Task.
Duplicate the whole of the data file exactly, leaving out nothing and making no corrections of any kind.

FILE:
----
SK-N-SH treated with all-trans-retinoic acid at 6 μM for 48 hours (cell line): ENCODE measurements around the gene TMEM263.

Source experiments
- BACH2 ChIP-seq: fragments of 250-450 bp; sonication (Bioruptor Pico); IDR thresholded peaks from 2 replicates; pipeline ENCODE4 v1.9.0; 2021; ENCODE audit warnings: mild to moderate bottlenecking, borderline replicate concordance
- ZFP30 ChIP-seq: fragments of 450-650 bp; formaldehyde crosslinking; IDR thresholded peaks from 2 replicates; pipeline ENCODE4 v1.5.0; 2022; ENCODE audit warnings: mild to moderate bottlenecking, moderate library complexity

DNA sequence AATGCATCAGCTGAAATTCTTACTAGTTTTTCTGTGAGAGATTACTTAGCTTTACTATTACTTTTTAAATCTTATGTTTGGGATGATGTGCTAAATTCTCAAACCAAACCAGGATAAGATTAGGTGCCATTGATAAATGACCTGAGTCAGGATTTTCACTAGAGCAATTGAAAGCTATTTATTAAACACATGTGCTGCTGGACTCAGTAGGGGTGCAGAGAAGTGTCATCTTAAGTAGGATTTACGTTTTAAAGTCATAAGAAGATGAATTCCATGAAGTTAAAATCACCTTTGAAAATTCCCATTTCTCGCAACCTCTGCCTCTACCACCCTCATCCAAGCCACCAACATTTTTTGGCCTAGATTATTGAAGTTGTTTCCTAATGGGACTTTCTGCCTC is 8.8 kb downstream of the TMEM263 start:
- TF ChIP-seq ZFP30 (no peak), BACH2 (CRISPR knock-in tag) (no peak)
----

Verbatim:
SK-N-SH treated with all-trans-retinoic acid at 6 μM for 48 hours (cell line): ENCODE measurements around the gene TMEM263.

Source experiments
- BACH2 ChIP-seq: fragments of 250-450 bp; sonication (Bioruptor Pico); IDR thresholded peaks from 2 replicates; pipeline ENCODE4 v1.9.0; 2021; ENCODE audit warnings: mild to moderate bottlenecking, borderline replicate concordance
- ZFP30 ChIP-seq: fragments of 450-650 bp; formaldehyde crosslinking; IDR thresholded peaks from 2 replicates; pipeline ENCODE4 v1.5.0; 2022; ENCODE audit warnings: mild to moderate bottlenecking, moderate library complexity

DNA sequence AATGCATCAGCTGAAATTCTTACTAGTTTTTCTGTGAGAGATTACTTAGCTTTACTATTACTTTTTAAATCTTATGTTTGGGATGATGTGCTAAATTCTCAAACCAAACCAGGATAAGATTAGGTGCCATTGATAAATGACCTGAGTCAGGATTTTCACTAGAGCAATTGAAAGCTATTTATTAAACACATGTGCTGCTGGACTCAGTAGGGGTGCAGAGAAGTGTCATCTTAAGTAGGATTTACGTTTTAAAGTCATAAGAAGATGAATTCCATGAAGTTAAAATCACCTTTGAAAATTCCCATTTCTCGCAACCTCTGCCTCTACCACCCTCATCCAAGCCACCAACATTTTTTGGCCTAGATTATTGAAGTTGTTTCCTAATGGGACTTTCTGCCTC is 8.8 kb downstream of the TMEM263 start:
- TF ChIP-seq ZFP30 (no peak), BACH2 (CRISPR knock-in tag) (no peak)